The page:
By Mark Higgins
On December 23 , 1913 , President Woodrow Wilson signed the Federal Reserve Act into law . Most people believe that this marked the birth of the nation ’ s first central bank , but it was , in fact , the third . The first two , the First and Second Banks of the United States , disappeared when their 20-year charters expired in the early 1800s . The Federal Reserve has endured for more than 100 years and has played a more important role in the expansion of the US economy and stabilization of its financial system .
Despite the importance of central banking , public opinion regarding its utility has fluctuated over time . In the 21st century , skepticism has intensified once again , as evidenced by the popularity of movements such as “ End the Fed .” Moreover , the very existence of decentralized finance and cryptocurrencies reflects growing distrust of central bankers .
This brief synopsis of the 232-year history of central banking in the United States reveals how a central bank protects the public from financial perils which can only be appreciated when one ’ s knowledge of financial history extends beyond the bounds of the human lifespan . Many financial risks that inspired the return of a US central bank in 1913 have faded from our collective consciousness , rendering Americans vulnerable to the false perception that the Federal Reserve is no longer needed . The lessons from history will remind Americans why the Federal Reserve exists and why its integrity and independence must be maintained .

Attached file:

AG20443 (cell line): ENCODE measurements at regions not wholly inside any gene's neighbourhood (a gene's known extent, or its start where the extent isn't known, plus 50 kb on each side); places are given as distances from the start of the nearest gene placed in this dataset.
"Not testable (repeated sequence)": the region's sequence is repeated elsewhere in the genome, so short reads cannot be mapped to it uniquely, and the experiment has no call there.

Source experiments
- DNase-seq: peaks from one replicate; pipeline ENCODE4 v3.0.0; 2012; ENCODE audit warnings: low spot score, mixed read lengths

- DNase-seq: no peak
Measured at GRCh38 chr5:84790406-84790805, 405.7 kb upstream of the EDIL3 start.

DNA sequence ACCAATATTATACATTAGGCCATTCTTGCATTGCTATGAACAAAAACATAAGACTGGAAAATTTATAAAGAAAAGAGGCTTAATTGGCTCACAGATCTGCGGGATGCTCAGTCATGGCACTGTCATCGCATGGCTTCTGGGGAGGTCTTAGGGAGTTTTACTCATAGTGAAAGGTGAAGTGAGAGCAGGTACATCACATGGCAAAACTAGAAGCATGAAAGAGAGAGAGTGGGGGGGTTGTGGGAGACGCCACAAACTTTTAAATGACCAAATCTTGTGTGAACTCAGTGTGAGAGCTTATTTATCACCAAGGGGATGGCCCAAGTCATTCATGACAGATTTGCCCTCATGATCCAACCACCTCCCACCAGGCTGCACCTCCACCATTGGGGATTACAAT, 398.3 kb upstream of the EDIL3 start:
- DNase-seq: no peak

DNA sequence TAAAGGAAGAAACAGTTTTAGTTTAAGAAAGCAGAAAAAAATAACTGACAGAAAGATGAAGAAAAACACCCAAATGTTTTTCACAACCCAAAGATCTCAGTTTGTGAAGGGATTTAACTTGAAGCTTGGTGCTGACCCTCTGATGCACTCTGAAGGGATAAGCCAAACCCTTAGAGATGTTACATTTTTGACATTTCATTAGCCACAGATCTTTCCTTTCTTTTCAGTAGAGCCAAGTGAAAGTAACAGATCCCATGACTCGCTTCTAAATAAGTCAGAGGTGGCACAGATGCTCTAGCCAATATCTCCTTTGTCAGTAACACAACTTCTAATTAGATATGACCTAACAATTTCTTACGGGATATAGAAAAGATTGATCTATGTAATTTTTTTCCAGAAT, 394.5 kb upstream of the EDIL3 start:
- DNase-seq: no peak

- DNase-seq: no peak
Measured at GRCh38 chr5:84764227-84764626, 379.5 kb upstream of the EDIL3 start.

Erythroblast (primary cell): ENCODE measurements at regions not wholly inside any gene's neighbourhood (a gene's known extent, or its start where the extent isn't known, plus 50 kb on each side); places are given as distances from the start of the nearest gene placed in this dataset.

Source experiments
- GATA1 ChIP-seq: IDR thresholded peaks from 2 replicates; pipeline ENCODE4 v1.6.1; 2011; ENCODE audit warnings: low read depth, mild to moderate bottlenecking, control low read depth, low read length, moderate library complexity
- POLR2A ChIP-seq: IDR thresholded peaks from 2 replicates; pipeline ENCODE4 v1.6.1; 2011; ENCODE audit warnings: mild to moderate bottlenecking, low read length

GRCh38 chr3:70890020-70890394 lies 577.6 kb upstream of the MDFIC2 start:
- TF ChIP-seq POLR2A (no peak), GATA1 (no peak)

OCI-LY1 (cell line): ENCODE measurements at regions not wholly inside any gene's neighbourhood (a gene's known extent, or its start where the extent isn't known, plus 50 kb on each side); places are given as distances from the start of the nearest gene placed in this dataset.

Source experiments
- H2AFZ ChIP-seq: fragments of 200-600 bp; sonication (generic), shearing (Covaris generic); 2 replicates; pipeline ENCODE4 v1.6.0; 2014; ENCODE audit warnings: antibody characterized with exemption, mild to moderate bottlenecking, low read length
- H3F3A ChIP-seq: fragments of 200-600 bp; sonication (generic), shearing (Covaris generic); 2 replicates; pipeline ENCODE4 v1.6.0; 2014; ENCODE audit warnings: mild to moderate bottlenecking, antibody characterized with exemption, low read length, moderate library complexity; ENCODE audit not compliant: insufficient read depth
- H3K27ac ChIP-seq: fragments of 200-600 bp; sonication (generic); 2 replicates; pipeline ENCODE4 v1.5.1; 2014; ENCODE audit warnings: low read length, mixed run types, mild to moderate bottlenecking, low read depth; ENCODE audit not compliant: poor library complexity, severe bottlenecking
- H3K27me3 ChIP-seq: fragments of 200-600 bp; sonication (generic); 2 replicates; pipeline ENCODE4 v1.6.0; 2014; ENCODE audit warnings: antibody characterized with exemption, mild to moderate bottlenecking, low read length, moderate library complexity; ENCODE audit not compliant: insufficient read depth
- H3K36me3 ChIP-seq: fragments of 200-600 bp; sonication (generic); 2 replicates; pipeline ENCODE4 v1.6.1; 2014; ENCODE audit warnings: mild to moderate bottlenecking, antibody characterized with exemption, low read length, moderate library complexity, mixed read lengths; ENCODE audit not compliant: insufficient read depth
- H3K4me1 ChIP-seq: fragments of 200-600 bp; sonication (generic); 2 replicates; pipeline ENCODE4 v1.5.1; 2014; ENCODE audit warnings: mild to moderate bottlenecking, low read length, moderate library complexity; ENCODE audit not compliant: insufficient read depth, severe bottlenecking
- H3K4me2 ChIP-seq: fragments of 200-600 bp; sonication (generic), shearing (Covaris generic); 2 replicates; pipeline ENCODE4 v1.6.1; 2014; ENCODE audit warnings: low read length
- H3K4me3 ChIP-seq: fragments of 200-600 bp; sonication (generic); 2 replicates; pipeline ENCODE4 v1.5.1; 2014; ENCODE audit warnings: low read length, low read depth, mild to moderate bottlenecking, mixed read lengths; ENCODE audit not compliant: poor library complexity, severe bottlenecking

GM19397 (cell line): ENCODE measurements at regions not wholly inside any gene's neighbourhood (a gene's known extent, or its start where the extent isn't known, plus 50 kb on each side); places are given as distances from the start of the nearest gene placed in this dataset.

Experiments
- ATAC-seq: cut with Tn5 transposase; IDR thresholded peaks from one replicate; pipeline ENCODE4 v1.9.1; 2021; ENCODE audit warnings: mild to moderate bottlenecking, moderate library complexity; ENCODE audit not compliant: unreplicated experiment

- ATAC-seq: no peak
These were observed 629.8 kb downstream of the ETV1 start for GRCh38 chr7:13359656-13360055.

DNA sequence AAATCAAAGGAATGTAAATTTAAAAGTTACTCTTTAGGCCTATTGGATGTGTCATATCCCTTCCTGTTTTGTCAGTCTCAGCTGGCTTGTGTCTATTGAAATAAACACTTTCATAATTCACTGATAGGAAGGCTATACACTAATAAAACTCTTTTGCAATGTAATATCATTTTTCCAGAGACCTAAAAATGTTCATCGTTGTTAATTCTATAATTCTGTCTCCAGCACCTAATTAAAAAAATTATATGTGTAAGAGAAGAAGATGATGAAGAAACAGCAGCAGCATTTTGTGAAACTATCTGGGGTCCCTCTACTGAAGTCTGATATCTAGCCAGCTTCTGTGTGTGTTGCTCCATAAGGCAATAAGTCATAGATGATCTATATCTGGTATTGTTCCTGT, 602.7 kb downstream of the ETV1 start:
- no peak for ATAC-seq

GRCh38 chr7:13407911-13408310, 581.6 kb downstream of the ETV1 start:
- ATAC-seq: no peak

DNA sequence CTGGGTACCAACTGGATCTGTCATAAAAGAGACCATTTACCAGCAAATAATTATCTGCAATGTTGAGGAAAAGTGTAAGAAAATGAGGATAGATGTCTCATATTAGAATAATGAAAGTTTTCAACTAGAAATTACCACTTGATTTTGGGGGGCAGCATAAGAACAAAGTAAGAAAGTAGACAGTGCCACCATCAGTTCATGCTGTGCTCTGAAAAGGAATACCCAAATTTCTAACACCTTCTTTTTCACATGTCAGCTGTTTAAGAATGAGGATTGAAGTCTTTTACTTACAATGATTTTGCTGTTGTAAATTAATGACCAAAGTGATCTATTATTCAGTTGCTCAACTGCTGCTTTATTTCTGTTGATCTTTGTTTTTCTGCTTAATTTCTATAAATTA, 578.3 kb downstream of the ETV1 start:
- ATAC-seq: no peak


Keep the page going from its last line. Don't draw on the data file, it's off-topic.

Four Functions of a Central Bank
Before reviewing the history of central banking , it is important to first explain the primary functions of a central bank . Using a modern central bank as a reference , these functions include :
1 . Currency Stability — Everyday , Americans conduct billions of financial transactions denominated in US dollars . The value of a dollar is always accepted at face value , but this was not always the case . In the 1790s , individual banks issued proprietary bank notes , which customers redeemed for specie ( typically gold or silver ) that was held in the issuing bank ’ s reserves . Although bank notes were denominated in dollars , they were not necessarily accepted at face value by different banks and businesses . The value of a US dollar , therefore , depended upon the relative strength of the bank issuing bank notes . The result was an unstable currency . A central bank eliminates this problem by issuing bank notes that are accepted universally at face value .
2 . Bank Regulation — Fractional-reserve banking systems face the perennial risks of insolvency and illiquidity . Preventing reckless banking practices that increase these risks requires the construction of a well-regulated banking system . A central bank is generally regarded as the ideal regulatory authority to enforce such regulations , and thereby ensure that banks employ sound lending practices , maintain adequate reserves and refrain from committing fraud .